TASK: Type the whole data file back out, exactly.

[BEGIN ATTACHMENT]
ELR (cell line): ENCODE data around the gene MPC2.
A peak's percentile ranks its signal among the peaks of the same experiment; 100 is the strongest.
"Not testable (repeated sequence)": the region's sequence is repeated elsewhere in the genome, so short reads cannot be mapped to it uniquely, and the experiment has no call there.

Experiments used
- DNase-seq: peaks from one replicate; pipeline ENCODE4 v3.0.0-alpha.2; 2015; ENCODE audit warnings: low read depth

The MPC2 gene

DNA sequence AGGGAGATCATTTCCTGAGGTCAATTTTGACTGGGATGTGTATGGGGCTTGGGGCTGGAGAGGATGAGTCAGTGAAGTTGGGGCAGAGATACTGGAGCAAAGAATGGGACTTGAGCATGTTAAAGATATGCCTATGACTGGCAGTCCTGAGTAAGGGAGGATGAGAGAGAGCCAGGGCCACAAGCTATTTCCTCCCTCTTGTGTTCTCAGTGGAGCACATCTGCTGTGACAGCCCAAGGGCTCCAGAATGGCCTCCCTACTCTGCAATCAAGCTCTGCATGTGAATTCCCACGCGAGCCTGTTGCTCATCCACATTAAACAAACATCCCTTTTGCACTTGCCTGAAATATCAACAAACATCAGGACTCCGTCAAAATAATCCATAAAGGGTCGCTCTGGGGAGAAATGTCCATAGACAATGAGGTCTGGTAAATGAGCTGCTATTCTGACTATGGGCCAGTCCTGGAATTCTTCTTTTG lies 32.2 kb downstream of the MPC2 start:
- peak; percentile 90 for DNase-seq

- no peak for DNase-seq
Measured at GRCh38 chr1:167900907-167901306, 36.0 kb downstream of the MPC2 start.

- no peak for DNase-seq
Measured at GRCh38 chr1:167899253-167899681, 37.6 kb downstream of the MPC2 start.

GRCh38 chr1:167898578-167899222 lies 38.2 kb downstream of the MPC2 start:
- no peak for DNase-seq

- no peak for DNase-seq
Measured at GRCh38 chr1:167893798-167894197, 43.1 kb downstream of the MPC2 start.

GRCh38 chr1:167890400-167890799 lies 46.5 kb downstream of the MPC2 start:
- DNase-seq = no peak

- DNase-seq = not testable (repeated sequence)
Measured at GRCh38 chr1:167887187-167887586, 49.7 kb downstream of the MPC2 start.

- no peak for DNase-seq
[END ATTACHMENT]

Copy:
ELR (cell line): ENCODE data around the gene MPC2.
A peak's percentile ranks its signal among the peaks of the same experiment; 100 is the strongest.
"Not testable (repeated sequence)": the region's sequence is repeated elsewhere in the genome, so short reads cannot be mapped to it uniquely, and the experiment has no call there.

Experiments used
- DNase-seq: peaks from one replicate; pipeline ENCODE4 v3.0.0-alpha.2; 2015; ENCODE audit warnings: low read depth

The MPC2 gene

DNA sequence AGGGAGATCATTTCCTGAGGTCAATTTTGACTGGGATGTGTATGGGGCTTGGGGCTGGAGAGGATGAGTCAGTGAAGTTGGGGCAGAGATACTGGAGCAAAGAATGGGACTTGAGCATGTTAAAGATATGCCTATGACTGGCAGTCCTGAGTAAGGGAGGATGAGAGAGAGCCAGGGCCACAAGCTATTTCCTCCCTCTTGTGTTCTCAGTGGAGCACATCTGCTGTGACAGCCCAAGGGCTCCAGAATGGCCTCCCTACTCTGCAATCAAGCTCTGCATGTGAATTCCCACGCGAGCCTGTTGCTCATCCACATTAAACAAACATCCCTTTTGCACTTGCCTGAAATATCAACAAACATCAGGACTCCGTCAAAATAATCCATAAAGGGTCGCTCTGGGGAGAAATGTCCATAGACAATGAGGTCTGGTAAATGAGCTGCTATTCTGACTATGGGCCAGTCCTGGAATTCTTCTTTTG lies 32.2 kb downstream of the MPC2 start:
- peak; percentile 90 for DNase-seq

- no peak for DNase-seq
Measured at GRCh38 chr1:167900907-167901306, 36.0 kb downstream of the MPC2 start.

- no peak for DNase-seq
Measured at GRCh38 chr1:167899253-167899681, 37.6 kb downstream of the MPC2 start.

GRCh38 chr1:167898578-167899222 lies 38.2 kb downstream of the MPC2 start:
- no peak for DNase-seq

- no peak for DNase-seq
Measured at GRCh38 chr1:167893798-167894197, 43.1 kb downstream of the MPC2 start.

GRCh38 chr1:167890400-167890799 lies 46.5 kb downstream of the MPC2 start:
- DNase-seq = no peak

- DNase-seq = not testable (repeated sequence)
Measured at GRCh38 chr1:167887187-167887586, 49.7 kb downstream of the MPC2 start.

- no peak for DNase-seq